How clinical MS can be mobilized for national testing
Perdita Barran | | Longer Read
When faced with limited access to coronavirus tests at the height of the pandemic, I was inspired to repurpose my laboratory – and mass spectrometers across the UK – to assist with national testing. Over the past six months I have acted as a Scientific Advisor to the UK Department of Health and Social Care. And now a network of eight academic labs in the UK have joined forces with twelve clinical laboratories based in the National Health Service (NHS), backed by government and industrial funding, to deliver a rapid and sensitive MS test for coronavirus. Here’s how we did it…
The first key challenge with our pilot was to develop a method that was robust enough to be readily adopted by the NHS. Thankfully, NHS staff already perform more than 750,000 MS-based tests per year on newborn babies alone, along with further tests for diagnosing other metabolic disorders and for therapeutic drug monitoring. We wanted to tap into this world-class capability that had already been established within our labs.
When the pilot started, we had three clear criteria:
- The method should have clinical utility (in other words, it can be performed in a routine hospital laboratory).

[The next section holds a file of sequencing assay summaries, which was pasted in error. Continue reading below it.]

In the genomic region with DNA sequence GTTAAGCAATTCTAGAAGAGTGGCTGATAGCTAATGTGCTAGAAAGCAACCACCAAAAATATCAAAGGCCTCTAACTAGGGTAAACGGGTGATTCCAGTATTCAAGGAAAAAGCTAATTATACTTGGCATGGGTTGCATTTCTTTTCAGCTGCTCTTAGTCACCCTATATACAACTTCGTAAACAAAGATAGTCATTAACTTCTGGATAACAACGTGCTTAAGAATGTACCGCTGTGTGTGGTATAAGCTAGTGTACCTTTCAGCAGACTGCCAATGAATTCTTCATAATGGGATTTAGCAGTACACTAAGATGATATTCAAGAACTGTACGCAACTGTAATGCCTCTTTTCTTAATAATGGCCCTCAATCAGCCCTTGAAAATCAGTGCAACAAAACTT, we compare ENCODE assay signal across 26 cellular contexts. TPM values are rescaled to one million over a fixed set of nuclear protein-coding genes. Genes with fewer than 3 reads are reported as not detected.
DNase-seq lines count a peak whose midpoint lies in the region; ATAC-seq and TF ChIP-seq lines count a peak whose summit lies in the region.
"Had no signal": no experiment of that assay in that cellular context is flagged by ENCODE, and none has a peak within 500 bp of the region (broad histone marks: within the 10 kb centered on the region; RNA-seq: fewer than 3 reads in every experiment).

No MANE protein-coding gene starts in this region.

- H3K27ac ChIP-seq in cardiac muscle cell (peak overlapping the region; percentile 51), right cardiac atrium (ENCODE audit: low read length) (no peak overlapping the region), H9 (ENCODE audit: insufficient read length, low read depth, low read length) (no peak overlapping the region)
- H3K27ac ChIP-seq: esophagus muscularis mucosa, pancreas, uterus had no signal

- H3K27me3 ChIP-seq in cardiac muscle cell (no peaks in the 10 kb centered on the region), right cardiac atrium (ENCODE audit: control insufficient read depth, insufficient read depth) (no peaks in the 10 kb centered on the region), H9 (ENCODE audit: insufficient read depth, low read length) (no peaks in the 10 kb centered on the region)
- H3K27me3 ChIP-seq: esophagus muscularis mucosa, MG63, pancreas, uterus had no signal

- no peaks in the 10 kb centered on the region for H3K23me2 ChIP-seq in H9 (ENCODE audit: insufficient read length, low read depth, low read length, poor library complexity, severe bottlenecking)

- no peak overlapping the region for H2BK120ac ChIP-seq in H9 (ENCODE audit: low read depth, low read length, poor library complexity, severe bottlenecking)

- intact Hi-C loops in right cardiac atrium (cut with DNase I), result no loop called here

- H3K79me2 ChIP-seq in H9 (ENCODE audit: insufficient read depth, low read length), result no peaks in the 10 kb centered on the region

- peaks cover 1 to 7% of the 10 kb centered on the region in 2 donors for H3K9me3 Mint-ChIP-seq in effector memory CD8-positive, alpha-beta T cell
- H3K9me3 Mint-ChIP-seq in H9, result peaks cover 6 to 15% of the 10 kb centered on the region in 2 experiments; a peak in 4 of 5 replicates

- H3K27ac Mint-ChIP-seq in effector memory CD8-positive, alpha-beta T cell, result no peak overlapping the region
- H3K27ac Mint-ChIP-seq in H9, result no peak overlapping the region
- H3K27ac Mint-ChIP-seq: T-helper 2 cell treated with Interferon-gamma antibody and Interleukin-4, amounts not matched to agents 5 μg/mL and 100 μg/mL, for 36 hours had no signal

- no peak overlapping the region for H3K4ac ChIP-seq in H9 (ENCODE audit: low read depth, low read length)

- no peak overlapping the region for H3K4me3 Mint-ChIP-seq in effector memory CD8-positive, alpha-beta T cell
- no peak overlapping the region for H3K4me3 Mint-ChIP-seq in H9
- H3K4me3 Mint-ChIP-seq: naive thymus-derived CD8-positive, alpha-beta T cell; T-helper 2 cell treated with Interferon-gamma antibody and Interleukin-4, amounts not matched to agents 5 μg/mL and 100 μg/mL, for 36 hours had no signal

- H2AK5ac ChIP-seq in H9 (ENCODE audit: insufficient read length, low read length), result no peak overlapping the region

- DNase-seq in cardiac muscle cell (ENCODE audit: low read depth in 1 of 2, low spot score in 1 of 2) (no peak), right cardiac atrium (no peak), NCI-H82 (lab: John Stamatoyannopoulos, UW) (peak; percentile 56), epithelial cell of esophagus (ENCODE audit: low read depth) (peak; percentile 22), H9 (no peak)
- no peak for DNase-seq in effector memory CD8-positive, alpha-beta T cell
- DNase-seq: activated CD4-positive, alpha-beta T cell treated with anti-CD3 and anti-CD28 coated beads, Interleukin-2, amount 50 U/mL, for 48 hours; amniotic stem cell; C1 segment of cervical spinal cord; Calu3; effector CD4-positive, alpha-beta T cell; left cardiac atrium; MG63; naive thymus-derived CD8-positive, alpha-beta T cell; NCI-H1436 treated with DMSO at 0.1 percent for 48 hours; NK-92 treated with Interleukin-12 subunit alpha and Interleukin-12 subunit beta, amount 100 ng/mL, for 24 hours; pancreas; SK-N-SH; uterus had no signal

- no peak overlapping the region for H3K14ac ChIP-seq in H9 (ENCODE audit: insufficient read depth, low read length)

- The assay could be widely adopted (which necessitated viral deactivation upon sampling).
- The lab-based test should be compared with RT-PCR assays in terms of its specificity and sensitivity.
Following a period of consultation with academic groups who had already signed up to the COVID Mass Spectrometry Coalition, eight laboratories with strengths in proteomic analysis and method development were selected to take part – we called these the “P1 labs.” They had to be willing to act, have strong links to hospital laboratories, and have experience with translation. Trials began with recombinant forms of viral proteins establishing limits of detection and quantification with proven methods. The work of Maarten Dhaenens at the University of Ghent, which involved some of those academic labs, was compelling. He had shown that quantitative proteomics performed on LC triple quad platforms was able to detect the presence of peptides from the spike and the nucleocapsidprotein at levels that were commensurate with PCR Ct values of 25 – the stage at which symptoms can be mild or non-existent. Also of interest were the MALDI methods developed by Ray Iles of MapSciences, and two academic labs were chosen accordingly for their expertise with MALDI instruments.